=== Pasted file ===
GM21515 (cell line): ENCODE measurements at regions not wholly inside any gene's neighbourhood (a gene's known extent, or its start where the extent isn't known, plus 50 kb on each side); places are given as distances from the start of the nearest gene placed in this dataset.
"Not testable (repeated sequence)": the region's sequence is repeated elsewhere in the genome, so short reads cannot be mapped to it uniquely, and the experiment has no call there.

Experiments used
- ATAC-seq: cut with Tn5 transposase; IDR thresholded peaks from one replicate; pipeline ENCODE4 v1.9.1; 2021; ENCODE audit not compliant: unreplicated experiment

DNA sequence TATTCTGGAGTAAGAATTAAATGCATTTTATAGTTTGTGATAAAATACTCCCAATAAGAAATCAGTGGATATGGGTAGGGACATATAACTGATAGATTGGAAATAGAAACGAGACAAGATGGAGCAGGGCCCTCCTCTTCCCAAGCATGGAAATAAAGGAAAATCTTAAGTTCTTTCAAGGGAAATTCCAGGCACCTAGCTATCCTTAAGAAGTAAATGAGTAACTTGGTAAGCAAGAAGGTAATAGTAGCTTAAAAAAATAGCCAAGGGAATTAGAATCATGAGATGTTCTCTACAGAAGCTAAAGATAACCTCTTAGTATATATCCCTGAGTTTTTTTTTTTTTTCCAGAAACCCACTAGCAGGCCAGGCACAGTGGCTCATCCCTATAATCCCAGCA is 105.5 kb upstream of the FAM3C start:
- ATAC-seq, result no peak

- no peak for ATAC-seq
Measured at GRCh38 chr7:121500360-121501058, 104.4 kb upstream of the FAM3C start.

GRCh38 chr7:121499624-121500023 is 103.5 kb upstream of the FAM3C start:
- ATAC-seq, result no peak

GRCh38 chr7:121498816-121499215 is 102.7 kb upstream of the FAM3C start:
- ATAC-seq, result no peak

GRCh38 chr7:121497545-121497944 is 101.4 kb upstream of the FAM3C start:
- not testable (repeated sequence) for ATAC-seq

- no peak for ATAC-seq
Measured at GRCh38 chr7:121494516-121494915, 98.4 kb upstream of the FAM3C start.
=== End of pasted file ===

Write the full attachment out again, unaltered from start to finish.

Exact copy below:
GM21515 (cell line): ENCODE measurements at regions not wholly inside any gene's neighbourhood (a gene's known extent, or its start where the extent isn't known, plus 50 kb on each side); places are given as distances from the start of the nearest gene placed in this dataset.
"Not testable (repeated sequence)": the region's sequence is repeated elsewhere in the genome, so short reads cannot be mapped to it uniquely, and the experiment has no call there.

Experiments used
- ATAC-seq: cut with Tn5 transposase; IDR thresholded peaks from one replicate; pipeline ENCODE4 v1.9.1; 2021; ENCODE audit not compliant: unreplicated experiment

DNA sequence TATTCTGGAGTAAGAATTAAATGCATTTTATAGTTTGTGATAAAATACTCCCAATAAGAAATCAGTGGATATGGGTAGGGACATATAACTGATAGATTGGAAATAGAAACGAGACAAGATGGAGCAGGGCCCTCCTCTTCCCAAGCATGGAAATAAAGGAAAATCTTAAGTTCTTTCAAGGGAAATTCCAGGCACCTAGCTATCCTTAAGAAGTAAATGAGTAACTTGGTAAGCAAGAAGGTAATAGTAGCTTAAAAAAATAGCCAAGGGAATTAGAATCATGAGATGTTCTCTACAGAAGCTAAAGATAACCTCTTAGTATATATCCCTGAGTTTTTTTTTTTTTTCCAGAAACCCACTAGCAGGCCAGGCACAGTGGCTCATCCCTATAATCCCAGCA is 105.5 kb upstream of the FAM3C start:
- ATAC-seq, result no peak

- no peak for ATAC-seq
Measured at GRCh38 chr7:121500360-121501058, 104.4 kb upstream of the FAM3C start.

GRCh38 chr7:121499624-121500023 is 103.5 kb upstream of the FAM3C start:
- ATAC-seq, result no peak

GRCh38 chr7:121498816-121499215 is 102.7 kb upstream of the FAM3C start:
- ATAC-seq, result no peak

GRCh38 chr7:121497545-121497944 is 101.4 kb upstream of the FAM3C start:
- not testable (repeated sequence) for ATAC-seq

- no peak for ATAC-seq
Measured at GRCh38 chr7:121494516-121494915, 98.4 kb upstream of the FAM3C start.